The eternal SSD vs HDD debate has many factors to it. In this article, we’ll discuss the merits of a flash drive vs. SSD, and that of an external hard drive vs. flash drives.
Drives can be categorized into two types: the boot drive and a secondary drive for storage. Both desktops and laptops – and the latter in particular – have moved on from HDDs (hard disk drives) in favor of SSDs (solid-state drives). In fact, only budget laptops use HDDs nowadays. Most computers, especially in the case of a desktop, can have both an SSD (boot drive) and an HDD (a storage supplement with more capacity).
Let’s see how they stack up against each other.
What is a Flash Drive?
A fully portable USB drive and in a small size is known as a flash drive. The best flash drives have great read/write speeds, secure data storage mechanisms, and excellent in build quality and size. This means that they’re small in size, sturdy in build and safe in data security and file recovery.
Flash drives are used externally; they’re connected with the USB port and are often plug-and-play. Flash drives aren’t a replacement for the storage or boot disk in the laptop or computer itself.
External Hard Drive vs. Flash Drive
External hard drives are different from flash drives, and even external solid-state drives. An external hard drive is mechanical and has moving parts. The best external hard drives that are reliable can cost a lot of money when compared to a flash drive. However, the cost is still lower than external SSDs.
When is a Flash Drive Better?
Portability is the main factor in the external hard drive VS flash drive debate. In fact, it may be the main reason to go for a flash drive over an external drive. A flash drive can be as much as 512GB and retain reliability, good security software, and features.
Also, you won’t have to lug around a big block of hardware with you (although to be fair, external HDDs and SSDs are getting smaller every day). This is what makes flash drives convenient for everyday data and having something to transfer files to and from different places, such as from your work computer to your PC.
Flash drives are also more customizable than they once were. The external designs can be as fun or professional as you want them, as well as having hooks, hangers, or keychain-like features to keep them safe on you. Although this has nothing to do with performance, those that like aesthetically pleasing tech may consider this fact important.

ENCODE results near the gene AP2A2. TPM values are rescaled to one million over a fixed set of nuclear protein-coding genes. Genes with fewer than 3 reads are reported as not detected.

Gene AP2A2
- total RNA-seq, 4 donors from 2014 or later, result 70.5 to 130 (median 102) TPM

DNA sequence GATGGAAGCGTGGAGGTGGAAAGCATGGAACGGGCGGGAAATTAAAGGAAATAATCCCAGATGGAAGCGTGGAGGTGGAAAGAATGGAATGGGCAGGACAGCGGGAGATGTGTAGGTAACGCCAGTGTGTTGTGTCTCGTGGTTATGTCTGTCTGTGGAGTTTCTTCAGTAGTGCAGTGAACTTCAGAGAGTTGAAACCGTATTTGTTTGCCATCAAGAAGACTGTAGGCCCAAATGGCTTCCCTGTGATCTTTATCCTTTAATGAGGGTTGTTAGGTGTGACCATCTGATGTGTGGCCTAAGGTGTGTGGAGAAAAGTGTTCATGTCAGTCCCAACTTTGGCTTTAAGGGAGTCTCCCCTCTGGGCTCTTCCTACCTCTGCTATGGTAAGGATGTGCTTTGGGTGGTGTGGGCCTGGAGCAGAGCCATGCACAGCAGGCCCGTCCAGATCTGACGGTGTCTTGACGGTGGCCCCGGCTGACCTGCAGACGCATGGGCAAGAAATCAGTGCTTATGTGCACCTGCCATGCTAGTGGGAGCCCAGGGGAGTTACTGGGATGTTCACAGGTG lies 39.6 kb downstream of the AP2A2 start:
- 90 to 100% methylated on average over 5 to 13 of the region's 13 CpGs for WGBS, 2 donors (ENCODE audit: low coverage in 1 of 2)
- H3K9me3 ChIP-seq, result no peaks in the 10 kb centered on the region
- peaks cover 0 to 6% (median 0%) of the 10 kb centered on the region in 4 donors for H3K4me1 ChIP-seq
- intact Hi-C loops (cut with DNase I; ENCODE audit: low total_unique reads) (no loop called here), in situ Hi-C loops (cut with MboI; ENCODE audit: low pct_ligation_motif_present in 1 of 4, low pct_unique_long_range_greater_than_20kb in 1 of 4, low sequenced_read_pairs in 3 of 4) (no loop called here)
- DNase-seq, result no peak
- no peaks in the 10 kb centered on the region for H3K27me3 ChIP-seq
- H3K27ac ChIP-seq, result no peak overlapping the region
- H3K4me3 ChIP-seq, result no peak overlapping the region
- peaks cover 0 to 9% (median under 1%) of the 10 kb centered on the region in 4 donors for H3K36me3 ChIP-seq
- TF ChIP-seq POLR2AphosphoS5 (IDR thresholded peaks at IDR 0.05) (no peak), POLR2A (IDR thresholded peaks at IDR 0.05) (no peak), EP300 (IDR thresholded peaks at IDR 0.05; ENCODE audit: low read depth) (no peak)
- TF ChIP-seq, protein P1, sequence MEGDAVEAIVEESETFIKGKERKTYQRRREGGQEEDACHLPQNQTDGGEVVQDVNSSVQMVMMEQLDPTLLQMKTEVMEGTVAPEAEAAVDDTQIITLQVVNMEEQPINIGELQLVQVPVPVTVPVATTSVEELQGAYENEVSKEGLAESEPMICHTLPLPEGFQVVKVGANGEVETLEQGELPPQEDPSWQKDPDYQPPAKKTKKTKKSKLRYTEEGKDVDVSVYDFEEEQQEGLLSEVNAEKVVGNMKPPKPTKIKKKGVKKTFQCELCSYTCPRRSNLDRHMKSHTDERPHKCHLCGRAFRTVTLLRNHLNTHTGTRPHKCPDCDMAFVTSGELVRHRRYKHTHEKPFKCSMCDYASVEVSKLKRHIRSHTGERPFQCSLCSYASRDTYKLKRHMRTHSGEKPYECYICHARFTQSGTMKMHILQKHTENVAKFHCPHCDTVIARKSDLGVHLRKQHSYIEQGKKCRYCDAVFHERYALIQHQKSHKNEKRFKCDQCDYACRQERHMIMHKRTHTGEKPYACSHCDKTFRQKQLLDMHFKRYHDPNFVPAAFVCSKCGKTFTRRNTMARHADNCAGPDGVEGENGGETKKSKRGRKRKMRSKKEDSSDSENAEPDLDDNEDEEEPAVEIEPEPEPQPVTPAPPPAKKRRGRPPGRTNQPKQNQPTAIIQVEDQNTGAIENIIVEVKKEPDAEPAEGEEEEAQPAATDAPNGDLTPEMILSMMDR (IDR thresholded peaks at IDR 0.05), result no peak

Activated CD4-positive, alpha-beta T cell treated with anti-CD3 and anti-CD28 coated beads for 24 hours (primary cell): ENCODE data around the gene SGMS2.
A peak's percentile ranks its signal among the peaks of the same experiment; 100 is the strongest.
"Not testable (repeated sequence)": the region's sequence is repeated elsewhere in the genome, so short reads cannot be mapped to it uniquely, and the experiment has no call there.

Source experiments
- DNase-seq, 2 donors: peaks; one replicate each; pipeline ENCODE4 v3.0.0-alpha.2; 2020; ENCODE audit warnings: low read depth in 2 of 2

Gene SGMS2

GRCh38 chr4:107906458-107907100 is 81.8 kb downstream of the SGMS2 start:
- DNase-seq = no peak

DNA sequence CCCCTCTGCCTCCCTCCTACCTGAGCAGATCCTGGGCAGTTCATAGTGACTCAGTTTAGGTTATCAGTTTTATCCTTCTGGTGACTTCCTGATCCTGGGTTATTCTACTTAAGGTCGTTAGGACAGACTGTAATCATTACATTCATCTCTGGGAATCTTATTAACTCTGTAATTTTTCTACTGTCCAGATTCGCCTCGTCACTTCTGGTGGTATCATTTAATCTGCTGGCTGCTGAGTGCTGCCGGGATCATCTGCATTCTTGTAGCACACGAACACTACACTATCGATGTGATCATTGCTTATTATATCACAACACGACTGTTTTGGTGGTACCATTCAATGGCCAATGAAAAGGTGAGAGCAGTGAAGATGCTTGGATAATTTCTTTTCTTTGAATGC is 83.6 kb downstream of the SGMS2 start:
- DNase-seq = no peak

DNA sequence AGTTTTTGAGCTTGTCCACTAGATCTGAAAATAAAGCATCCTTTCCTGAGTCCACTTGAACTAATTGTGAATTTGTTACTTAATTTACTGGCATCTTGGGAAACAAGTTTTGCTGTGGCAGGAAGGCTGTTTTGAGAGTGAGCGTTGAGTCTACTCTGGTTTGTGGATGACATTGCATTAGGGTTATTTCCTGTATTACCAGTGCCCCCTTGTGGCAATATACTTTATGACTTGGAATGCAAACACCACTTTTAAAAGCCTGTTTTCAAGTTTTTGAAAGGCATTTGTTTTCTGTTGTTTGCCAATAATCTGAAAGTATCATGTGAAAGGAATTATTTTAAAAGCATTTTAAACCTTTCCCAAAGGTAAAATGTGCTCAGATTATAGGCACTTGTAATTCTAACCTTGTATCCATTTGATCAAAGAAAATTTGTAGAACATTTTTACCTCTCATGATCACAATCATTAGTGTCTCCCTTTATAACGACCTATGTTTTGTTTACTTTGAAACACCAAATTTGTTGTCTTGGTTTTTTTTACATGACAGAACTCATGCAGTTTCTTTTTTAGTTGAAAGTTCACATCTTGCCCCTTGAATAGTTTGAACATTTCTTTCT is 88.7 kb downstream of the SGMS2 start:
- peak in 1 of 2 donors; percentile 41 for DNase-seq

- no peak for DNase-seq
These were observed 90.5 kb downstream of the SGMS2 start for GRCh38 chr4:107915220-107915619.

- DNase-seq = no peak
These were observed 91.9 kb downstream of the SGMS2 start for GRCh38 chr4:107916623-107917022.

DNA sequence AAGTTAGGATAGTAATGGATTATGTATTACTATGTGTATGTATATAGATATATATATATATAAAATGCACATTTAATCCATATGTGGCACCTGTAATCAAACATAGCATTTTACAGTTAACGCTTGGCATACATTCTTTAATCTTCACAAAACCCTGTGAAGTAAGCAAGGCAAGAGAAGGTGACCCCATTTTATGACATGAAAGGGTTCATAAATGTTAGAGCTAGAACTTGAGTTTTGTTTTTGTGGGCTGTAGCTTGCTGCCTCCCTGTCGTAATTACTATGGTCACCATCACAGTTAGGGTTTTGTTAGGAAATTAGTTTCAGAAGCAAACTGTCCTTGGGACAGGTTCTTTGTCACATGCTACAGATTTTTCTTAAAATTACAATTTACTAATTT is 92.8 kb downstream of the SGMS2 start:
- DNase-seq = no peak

When is an External Drive Better?
Flash drives also aren’t comparable to external hard drives when it comes to much how much storage they can have; external HDDs can easily be as large as 5TB. The most expensive flash drives, even in prototype, are 4 TB in size by comparison. In reality, cost-friendly flash drives are between 8GB and 256GB.
Solid State Drive Vs Flash
The external SSD runs on flash memory instead of physical hardware. As mentioned at the top, they can be used in conjunction with HDDs, but computers – and specifically laptops – can easily run off SSDs.
The flash drive vs. SSD debate then just comes down to a storage space problem and speed. SSDs are faster than HDDs, so, you now have an idea of a hierarchy in terms of your needs and requirements. At the same time, the file sizes for storage are usually smaller than HDDs. In terms of file size, HDD > SSD > flash drive is the principle.
If you just want to store a few basic files (e.g. documents or music), then a flash drive is more than capable. However, if you are planning to run entire programs through an external storage device or streaming 4k video, then an SSD will provide you with the required performance.
One useful tip here is to connect your external SSD through USB-C, since a standard USB port will almost certainly bottleneck the SSD and lead to slower speeds. If your computer does not support USB-C, you may not fully enjoy all of the benefits of an external SSD.
In terms of a checklist, an external SSD ticks a lot more boxes than a flash drive or an HDD, but it still depends on what you want. An SSD won’t give you a lot of storage for your money, and at the same time, it is not worth the money if you want to save just a few files.
For smaller files, a flash drive is ideal, and for larger files, an external HDD is better. However, an external HDD is “louder” when in use (the moving parts make a lot of sounds) and they’re slower than an SSD. Do remember that due to its moving parts, an external HDD is less durable than either a flash drive or an SSD.
Simply put, go for an SSD if you value performance above all else. Otherwise, opt for an HDD or a flash drive depending on your storage needs.